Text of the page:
Welcome to the R&G Tech Studio, a Ropes & Gray podcast series highlighting the firm’s technology attorneys, their respective practice areas and how the ever-changing tech landscape impacts their clients. On this inaugural episode, private equity partner Scott Abramowitz sits down to discuss his practice and how the fintech industry has evolved with TMT co-lead Ed Black.
Scott Abramowitz: Sure, Ed—great to talk to you. I'm a partner based in New York in our private equity practice. I live here in New York City with my two little girls. And I spend my time representing private equity funds and their portfolio companies in all kinds of acquisitions, capitalization transactions, leverage buyouts, joint ventures, and other investment transactions—everything from what they do on the investment end through the exit. I represent both middle market and large cap sponsors in a range of industries, business services, technology, health care, and financial services. I'm sure we'll talk about the interplay between technology and health care and financial services—it’s been really interesting.
Ed Black: Now I know because we've worked together that tech plays a big part in your practice. And I don't mean the tech you use at the law firm—I mean the tech companies and the tech deals. But can you give us a sense of where your practice focuses in terms of tech companies and tech deals?
Scott Abramowitz: I do a lot of work in both the fintech and medical technology space. In all those transactions, there's a huge focus on personal information, data privacy, sharing of information that plays a really crucial role in those transactions. And the regulatory overlay in those transactions is extremely important, and in some cases very complicated and requires quite a bit of focus and sometimes some structuring and creativity on our part to make the deals work.
Ed Black: Is there an example? Is there something you worked on recently or that really comes to mind as something that exemplifies these issues?
Scott Abramowitz: In the fintech space right now, we're working with an asset manager that's trying to sell and share a portion of its client information to another asset manager. And the rules and regulation about how you can do that on both the data privacy front and how that interplays with SEC requirements and asset management requirements from that regulatory overlay is just really complicated. We've been creative in how we have structured the deal and framed the deal to allow the sharing of information and allow the transaction to move through.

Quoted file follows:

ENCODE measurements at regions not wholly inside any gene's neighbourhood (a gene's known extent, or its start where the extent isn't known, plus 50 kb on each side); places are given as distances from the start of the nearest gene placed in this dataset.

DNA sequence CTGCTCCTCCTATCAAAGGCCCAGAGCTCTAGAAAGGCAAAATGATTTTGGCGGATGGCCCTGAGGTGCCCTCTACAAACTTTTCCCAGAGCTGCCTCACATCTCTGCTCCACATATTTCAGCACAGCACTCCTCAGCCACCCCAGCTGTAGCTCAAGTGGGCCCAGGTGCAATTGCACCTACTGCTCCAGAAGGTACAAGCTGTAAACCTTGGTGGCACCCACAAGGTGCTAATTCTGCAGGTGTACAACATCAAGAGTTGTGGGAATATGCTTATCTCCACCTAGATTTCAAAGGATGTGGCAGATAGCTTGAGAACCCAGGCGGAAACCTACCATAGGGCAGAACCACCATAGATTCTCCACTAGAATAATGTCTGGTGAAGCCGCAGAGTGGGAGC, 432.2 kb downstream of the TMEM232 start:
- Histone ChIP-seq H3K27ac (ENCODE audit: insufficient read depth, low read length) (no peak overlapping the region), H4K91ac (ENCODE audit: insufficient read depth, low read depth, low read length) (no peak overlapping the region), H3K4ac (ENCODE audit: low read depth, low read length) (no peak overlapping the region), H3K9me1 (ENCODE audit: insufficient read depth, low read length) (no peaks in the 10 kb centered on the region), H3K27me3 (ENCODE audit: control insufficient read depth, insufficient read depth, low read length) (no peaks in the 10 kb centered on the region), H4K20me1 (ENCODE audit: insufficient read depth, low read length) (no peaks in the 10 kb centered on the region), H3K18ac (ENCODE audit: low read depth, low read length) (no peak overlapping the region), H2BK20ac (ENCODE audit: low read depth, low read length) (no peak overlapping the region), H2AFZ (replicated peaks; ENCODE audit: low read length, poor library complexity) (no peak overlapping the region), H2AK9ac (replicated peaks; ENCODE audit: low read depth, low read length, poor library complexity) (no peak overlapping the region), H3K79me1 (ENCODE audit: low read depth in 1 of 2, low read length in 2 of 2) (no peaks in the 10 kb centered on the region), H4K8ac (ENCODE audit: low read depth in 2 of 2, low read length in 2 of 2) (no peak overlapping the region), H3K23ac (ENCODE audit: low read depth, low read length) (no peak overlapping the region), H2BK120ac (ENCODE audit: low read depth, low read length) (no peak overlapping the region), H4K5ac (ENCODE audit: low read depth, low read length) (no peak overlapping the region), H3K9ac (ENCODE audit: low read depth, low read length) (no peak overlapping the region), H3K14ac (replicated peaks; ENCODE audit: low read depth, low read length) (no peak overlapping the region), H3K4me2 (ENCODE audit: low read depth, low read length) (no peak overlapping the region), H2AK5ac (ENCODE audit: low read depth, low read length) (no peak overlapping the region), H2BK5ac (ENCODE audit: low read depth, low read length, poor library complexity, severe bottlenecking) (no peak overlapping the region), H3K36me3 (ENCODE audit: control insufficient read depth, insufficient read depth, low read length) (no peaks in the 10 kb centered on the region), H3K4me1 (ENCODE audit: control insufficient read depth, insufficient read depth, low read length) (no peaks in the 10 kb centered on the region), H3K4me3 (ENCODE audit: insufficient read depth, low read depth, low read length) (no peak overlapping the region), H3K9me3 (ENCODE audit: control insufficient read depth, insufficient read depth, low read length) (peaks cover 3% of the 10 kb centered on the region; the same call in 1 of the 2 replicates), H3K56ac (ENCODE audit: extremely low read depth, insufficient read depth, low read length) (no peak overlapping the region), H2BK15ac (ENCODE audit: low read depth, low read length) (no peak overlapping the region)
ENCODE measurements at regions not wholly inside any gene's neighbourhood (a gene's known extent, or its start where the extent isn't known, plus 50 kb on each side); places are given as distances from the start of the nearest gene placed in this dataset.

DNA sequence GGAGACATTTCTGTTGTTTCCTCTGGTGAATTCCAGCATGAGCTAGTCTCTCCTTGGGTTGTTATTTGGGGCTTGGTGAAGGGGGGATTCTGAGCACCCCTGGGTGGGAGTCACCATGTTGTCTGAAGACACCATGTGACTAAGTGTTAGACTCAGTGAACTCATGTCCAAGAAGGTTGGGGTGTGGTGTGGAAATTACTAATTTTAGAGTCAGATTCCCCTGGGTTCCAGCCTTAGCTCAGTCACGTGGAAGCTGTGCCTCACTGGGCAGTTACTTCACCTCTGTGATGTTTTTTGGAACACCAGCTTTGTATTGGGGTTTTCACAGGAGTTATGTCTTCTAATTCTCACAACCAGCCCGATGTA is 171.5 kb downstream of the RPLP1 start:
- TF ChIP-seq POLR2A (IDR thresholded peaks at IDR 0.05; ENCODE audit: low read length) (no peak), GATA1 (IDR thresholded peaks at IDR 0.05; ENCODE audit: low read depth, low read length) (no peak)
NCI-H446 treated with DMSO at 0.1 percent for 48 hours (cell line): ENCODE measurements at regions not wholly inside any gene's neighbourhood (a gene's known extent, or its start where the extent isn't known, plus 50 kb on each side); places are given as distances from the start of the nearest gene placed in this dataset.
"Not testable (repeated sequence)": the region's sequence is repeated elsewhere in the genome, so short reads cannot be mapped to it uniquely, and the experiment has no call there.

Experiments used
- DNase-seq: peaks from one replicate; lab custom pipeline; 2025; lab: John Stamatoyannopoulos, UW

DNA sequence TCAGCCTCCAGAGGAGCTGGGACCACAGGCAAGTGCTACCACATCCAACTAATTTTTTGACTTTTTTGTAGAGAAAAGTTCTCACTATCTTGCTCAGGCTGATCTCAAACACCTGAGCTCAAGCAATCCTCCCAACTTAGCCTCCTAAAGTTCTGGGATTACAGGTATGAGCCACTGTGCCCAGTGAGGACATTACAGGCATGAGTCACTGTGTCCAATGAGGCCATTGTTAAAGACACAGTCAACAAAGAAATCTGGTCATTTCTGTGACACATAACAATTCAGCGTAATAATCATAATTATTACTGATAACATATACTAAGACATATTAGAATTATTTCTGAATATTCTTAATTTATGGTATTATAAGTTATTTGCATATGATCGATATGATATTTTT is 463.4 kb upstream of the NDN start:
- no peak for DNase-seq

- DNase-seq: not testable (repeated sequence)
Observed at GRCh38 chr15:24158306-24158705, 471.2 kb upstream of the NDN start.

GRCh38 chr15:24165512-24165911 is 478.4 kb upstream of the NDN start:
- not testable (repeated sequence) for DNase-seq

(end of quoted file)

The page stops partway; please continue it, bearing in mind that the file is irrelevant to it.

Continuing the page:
Ed Black: Just out of curiosity, is this a deal where one manager went to another manager and said, "I have a pile of money, you have a pile of data—that seems like a deal to me"? And somebody's paying and somebody's getting the data. Is that pretty much it?
Scott Abramowitz: It's even more complicated than that. One of the managers wants to get out of the business, and you would think that wanting to get out of the business, selling your business to another asset manager would be fairly simple. But the data issues and the personal information issues have made it really complicated and led to a number of stops and starts, and our inability frankly to do the deal as simply as the client had initially wanted.
Ed Black: Now one place I know your practice has focused on—now that we're managing asset managers—is I know you've done fintech deals, especially fintech for technology companies that serve the asset management industry. And just to put that in context, is that something we think back 15 years ago, ten years ago, five years ago, five weeks ago, is that something we're seeing a lot of, seeing a little of? Are there trends there? How do you see that particular market evolving?
Scott Abramowitz: Yes. One of the trends that's been really interesting has been the opportunity for private equity to invest in technology businesses and what we think of as the middle office space. So, we think about fintech and asset management, there's regulated asset managers and the whole regulatory overlay that comes with being a registered investment adviser. But one of the places where we've seen a lot of investment and a lot of opportunity has been businesses that service asset managers, that aren't themselves regulated and aren't themselves asset managers. I represented a company called RIA in a Box, which basically provides technology to asset managers to allow them to evaluate their portfolios, reporting to clients, etc.—so a business that is at its core a technology business that its sole function is to power asset managers, but is not itself an asset manager. And that's been I think for private equity a very attractive space, because it allows them to participate in the asset management industry, the growth in that industry, but keeps them out of the regulatory overlay that creates a whole different set of complexities.